California environmental regulators have approved an update to the state’s long-term greenhouse-gas emissions plan that calls on the trucking industry to transition from diesel to mostly electric and hydrogen-powered vehicles by 2050.
The state’s 2006 Global Warming Solutions Act requires California to reduce greenhouse-gas emissions to 1990 levels by 2020 and maintain and continue emissions reductions 80% below 1990 levels by 2050.
For freight transportation that will mean “moving goods more efficiently and with zero or near-zero emissions; providing acceptable velocity and expanded system capacity; and optimizing movement of freight between modes, while integrating with the national and international freight transportation system,” the voluminous document said.
The updated plan, approved by the California Air Resources Board on May 22, addresses climate-change issues ranging from water conservation and solar energy to economic development and black carbon emission reductions.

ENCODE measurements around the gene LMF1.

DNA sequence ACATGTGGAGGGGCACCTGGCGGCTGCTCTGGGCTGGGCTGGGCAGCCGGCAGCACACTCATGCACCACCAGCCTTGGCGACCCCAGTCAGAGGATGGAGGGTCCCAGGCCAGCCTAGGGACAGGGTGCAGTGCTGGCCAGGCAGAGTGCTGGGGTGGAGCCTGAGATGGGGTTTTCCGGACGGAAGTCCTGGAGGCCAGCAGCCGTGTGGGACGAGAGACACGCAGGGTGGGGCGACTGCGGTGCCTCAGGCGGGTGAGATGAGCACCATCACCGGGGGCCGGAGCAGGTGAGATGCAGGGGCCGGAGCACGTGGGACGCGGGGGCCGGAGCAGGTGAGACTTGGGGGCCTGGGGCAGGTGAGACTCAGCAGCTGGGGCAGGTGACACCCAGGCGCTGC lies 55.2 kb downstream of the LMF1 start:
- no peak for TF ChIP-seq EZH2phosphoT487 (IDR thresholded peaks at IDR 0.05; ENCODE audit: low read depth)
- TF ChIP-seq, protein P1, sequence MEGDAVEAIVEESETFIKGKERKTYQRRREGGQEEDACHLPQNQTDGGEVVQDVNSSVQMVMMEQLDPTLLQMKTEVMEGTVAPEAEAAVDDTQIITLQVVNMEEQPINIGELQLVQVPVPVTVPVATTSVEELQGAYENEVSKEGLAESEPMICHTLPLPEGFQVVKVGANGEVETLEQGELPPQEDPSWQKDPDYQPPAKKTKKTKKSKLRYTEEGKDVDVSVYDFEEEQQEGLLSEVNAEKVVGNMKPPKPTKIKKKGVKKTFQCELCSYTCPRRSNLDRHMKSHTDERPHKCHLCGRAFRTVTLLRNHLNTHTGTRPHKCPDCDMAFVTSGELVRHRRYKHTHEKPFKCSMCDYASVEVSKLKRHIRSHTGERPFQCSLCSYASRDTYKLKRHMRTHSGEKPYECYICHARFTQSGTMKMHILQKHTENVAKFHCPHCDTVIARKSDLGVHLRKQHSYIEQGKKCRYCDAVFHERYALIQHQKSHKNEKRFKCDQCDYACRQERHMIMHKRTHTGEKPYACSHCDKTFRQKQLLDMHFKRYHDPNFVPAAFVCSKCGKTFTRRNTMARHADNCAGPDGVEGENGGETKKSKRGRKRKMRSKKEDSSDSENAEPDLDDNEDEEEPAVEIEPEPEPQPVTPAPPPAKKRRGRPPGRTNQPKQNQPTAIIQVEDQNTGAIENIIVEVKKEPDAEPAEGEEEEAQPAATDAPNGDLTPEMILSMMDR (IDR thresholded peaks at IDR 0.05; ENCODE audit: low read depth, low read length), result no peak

“This is a major milestone,” Mary Nichols, CARB’s board chairman, said prior to calling for the plan to be approved. “It’s a plan that’s a lot more than emissions limitations.”
For the transportation sector, the plan calls for some gradual but radical changes.
“Ultimately, achieving our goals will require widespread use of low-carbon electricity and hydrogen as transportation fuels for battery electric and fuel cell vehicles, and low-carbon, renewable fuels where internal combustion engines cannot feasibly be replaced,” the so-called “scoping plan” said.